Algorithmic trading is a method of executing a large order (too large to fill all at once) using automated pre-programmed trading instructions accounting for variables such as time, price, and volume to send small slices of the order (child orders) out to the market over time. They were developed so that traders do not need to constantly watch a stock and repeatedly send those slices out manually.
Popular "algos" include Percentage of Volume, Pegged, VWAP, TWAP, Implementation Shortfall, Target Close.
In the past several years algo trading has been gaining traction with both retails and institutional traders. Popular platforms for algorithmic
trading include Horizon, MetaTrader, NinjaTrader, IQBroker, and Quantopian.
Algorithmic trading is not an attempt to make a trading profit. It is simply a way to minimize the cost, market impact and risk in execution of an order. It is widely used by investment banks, pension funds, mutual funds, and hedge funds because these institutional traders need to execute large orders in markets that cannot support all of the size at once.
The term is also used to mean automated trading system. These do indeed have the goal of making a profit. Also known as black box trading, these encompass trading strategies that are heavily reliant on complex mathematical formulas and high-speed computer programs.
Such systems run strategies including market making, inter-market spreading, arbitrage, or pure speculation such as trend following. Many fall into the category of high-frequency trading (HFT), which are characterized by high turnover and high order-to-trade ratios. As a result, in February 2012, the Commodity Futures Trading Commission (CFTC) formed a special working group that included academics and industry experts to advise the CFTC on how best to define HFT. HFT strategies utilize computers that make elaborate decisions to initiate orders based on information that is received electronically, before human traders are capable of processing the information they observe. Algorithmic trading and HFT have resulted in a dramatic change of the market microstructure, particularly in the way liquidity is provided.
Trading ahead of index fund rebalancing
Most retirement savings, such as private pension funds or 401(k) and individual retirement accounts in the US, are invested in mutual
funds, the most popular of which are index funds which must periodically "rebalance" or adjust their portfolio to match the new prices and market
capitalization of the underlying securities in the stock or other index that they track.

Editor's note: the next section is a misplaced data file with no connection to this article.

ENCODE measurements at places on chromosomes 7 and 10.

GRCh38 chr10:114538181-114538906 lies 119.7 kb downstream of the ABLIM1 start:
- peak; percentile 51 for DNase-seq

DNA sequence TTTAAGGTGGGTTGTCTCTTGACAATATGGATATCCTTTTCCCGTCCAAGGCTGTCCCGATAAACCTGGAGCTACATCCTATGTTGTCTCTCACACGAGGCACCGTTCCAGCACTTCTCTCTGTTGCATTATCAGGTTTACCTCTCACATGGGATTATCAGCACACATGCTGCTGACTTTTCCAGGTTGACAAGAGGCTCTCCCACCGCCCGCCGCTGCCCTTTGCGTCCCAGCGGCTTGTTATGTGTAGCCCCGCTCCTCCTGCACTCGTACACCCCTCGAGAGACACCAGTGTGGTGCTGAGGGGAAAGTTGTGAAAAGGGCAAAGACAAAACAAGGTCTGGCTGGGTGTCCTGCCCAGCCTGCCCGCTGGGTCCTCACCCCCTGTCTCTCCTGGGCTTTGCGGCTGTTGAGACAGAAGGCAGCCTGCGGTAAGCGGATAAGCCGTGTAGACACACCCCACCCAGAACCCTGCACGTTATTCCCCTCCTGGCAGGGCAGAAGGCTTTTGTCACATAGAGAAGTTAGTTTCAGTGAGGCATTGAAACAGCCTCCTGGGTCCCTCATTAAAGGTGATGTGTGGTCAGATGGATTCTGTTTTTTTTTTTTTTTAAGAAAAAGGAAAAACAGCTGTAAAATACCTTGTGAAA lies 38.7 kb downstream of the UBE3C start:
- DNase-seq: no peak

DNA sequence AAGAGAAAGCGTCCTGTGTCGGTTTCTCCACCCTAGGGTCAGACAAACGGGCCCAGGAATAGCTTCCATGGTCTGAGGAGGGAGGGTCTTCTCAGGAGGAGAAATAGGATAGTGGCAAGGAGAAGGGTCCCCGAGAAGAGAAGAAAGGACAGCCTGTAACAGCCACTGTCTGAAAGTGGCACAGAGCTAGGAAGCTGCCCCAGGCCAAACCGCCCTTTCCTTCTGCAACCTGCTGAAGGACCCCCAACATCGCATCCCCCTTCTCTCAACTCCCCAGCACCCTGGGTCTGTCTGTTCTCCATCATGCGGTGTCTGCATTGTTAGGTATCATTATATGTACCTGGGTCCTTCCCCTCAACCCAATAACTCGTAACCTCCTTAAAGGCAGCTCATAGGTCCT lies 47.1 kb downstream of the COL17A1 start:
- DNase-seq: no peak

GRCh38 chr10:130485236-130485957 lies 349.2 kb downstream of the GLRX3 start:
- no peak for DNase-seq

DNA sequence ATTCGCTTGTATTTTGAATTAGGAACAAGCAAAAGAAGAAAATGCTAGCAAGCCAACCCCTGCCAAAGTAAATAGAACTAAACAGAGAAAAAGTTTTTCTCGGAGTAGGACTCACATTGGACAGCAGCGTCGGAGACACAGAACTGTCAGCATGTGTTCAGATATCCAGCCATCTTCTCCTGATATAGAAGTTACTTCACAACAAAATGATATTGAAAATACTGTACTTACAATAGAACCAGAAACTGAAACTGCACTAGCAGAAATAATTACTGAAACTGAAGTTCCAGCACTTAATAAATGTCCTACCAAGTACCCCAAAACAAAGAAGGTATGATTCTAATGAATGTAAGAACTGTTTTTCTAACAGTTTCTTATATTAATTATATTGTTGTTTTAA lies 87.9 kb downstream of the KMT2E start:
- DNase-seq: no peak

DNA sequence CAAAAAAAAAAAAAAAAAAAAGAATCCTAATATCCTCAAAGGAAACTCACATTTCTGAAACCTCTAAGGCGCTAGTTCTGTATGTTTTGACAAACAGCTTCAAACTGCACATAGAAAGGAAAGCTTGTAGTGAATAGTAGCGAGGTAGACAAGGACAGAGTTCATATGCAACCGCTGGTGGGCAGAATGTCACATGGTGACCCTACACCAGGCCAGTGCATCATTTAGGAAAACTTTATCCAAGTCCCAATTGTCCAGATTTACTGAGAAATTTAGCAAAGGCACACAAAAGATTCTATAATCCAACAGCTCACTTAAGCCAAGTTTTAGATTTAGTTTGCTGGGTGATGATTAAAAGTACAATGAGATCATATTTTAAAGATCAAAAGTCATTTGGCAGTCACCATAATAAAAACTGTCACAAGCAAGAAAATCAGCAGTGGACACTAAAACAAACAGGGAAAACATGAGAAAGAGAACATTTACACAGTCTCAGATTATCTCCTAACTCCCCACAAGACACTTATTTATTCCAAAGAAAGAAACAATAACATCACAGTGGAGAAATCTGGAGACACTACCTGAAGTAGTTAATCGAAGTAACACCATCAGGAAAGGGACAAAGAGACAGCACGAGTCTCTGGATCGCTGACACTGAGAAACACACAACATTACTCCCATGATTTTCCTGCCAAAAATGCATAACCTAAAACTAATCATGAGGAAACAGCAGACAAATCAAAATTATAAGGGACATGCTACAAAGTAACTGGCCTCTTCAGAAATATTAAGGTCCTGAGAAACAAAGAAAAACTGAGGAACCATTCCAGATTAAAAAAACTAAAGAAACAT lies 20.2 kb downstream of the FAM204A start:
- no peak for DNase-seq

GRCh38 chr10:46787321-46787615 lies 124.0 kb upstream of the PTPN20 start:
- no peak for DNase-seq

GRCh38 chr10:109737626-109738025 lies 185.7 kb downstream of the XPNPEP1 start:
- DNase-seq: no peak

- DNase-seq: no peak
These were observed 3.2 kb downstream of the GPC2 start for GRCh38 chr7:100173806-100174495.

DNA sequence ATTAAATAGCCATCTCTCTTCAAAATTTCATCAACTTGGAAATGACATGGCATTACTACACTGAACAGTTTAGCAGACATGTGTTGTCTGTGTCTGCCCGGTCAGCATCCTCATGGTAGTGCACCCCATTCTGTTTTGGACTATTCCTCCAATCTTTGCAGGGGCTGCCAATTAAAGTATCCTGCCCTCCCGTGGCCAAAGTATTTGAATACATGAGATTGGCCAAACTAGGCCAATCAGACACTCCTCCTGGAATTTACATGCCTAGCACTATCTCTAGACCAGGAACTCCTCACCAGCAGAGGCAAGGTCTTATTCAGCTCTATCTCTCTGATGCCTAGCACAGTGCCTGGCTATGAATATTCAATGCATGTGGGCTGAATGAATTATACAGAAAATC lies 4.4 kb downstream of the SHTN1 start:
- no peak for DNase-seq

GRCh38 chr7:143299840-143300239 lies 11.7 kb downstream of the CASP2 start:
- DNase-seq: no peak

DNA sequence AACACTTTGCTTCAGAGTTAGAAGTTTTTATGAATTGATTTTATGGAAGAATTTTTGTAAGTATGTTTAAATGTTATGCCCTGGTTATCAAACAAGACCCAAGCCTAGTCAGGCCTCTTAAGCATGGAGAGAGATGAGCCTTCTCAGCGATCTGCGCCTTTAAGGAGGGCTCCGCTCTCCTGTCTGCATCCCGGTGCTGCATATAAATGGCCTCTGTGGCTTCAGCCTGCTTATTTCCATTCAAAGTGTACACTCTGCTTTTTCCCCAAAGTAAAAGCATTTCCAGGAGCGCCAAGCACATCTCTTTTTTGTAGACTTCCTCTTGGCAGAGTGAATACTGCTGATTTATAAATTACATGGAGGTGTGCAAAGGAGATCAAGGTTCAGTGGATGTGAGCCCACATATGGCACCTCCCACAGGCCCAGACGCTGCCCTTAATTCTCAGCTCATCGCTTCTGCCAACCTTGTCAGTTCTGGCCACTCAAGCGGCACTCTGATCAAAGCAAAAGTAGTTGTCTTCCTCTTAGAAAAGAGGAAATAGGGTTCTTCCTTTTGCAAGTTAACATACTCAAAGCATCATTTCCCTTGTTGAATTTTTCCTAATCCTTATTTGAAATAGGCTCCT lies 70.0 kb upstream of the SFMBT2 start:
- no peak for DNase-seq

Profits are transferred from passive index investors to active investors, some of whom are algorithmic traders specifically exploiting the index rebalance effect. The magnitude of these losses incurred by passive investors has been estimated at 21-28bp per year for the S&P 500 and 38-77bp per year for the Russell 2000. John Montgomery of Bridgeway Capital Management says that the resulting "poor investor returns" from trading ahead of mutual funds is "the elephant in the room" that "shockingly, people are not talking about."
Pairs trading or pair trading is a long-short, ideally market-neutral strategy enabling traders to profit from transient discrepancies
in relative value of close substitutes. Unlike in the case of classic arbitrage, in case of pairs trading, the law of one price cannot guarantee
convergence of prices.
This is especially true when the strategy is applied to individual stocks – these imperfect substitutes can in fact diverge indefinitely. In theory the long-short nature of the strategy should make it work regardless of the stock market direction. In practice, execution risk, persistent and large divergences, as well as a decline in volatility can make this strategy unprofitable for long periods of time. It belongs to wider categories of statistical arbitrage, convergence trading, and relative value strategies.
In finance, delta-neutral describes a portfolio of related financial securities, in which the portfolio value remains unchanged due to small changes in the value of the underlying security. Such a portfolio typically contains options and their corresponding underlying securities such that positive and negative delta components offset, resulting in the portfolio's value being relatively insensitive to changes in the value of the underlying security.
In economics and finance, arbitrage is the practice of taking advantage of a price difference between two or more markets: striking
a combination of matching deals that capitalize upon the imbalance, the profit being the difference between the market prices. When used by academics,
an arbitrage is a transaction that involves no negative cash flow at any probabilistic or temporal state and a positive cash flow in at least one state;
in simple terms, it is the possibility of a risk-free profit at zero cost.
Example: One of the most popular Arbitrage trading opportunities is played with the S&P futures and the S&P 500 stocks. During most trading days these two will develop disparity in the pricing between the two of them. This happens when the price of the stocks which are mostly traded on the NYSE and NASDAQ markets either get ahead or behind the S&P Futures which are traded in the CME market.